Do Interventions Work?
Intervention and the concept of intervention are popular on television, but in regards to clinical outcomes, it’s not particularly effective. The concept is being in a position where a number of people can encourage or coerce an individual to seek treatment. That has something to do with the belief that willpower has something to do with an addiction. In reality, willpower has nothing to do with an addiction.
What we’d like to be able to do is get someone into treatment who is unwilling to get to treatment. At the current time that’s difficult because the laws have not changed since the Communal Health Act in 1963. We no longer have the legal authority to get someone into treatment against their will. So if you really want good, strong clinical outcomes it would be to put people who have an addiction in treatment for a minimum of six to eight months, not residential treatment, but an outpatient treatment. This will put them in the position so they will have the cognitive skills to know they are disturbed or have an addiction because it may take a six-month program to get their attention.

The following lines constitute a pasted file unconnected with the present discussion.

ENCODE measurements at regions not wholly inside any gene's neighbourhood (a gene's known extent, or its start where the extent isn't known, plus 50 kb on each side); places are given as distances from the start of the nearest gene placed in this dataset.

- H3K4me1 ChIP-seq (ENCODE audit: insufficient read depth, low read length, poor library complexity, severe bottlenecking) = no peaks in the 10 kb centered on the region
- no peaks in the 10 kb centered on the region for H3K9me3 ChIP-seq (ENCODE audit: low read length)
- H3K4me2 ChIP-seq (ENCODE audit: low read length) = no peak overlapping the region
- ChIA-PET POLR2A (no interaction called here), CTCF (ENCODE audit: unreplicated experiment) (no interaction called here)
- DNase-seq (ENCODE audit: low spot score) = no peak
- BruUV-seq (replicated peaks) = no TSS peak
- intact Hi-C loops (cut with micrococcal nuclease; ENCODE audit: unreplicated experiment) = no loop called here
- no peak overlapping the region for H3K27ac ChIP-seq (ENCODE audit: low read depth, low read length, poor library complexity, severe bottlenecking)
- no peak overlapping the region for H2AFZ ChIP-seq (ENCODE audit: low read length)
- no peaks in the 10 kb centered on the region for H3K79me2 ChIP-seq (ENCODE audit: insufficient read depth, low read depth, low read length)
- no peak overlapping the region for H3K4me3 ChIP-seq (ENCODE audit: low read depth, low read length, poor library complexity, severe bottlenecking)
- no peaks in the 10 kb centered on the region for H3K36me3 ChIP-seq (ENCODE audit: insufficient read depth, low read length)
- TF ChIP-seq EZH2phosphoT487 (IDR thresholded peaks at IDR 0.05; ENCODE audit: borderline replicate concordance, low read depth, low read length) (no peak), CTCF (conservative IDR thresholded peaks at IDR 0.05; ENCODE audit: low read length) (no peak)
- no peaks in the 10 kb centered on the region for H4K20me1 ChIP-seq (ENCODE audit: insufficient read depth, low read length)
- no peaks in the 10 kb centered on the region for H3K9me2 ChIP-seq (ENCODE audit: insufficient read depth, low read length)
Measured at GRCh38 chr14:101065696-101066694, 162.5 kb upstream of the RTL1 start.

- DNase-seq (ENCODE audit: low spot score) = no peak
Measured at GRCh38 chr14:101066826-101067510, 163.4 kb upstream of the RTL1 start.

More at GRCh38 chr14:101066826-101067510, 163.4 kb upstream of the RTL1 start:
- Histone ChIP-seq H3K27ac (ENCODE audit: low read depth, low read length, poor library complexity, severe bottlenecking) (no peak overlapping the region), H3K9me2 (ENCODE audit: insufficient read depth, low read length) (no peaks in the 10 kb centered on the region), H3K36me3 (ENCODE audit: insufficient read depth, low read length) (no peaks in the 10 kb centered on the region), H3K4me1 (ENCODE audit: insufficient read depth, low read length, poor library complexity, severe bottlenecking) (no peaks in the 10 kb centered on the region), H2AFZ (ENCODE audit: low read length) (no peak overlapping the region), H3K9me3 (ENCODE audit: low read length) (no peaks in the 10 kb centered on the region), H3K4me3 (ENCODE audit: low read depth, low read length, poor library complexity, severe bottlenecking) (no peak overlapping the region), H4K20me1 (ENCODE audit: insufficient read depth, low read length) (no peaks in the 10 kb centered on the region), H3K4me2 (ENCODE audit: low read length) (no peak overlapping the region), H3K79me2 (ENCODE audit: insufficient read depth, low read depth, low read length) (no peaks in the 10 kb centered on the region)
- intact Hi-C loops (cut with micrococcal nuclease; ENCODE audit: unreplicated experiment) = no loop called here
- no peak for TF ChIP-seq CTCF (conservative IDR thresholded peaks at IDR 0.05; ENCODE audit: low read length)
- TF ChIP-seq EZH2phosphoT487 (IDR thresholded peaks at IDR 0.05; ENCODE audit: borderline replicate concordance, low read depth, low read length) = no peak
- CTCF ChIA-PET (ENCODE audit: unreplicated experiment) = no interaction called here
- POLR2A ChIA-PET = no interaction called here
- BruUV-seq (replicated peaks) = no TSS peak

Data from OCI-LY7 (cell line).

By the very definition of addiction, being a chronic relapsing disease in which the structure and function of the brain have changed, it is the prefrontal cortex where people make a rational cognitive. The prefrontal cortex has been damaged at this point, they’re not able to think rationally. The power of the drug causes an impulsion and craving to use and the prefrontal cortex, in terms of willpower, isn’t even considered anymore.
Legal Processes Need to Change
We have to be in a position where we can save people’s lives virtually against their will. The only way it’s really going to be effective would not be intervention, but rather being in the position to mandate someone to get some sort of clinical help against their will and ATS thinks that’s really where the change needs to take place, on a legal process.
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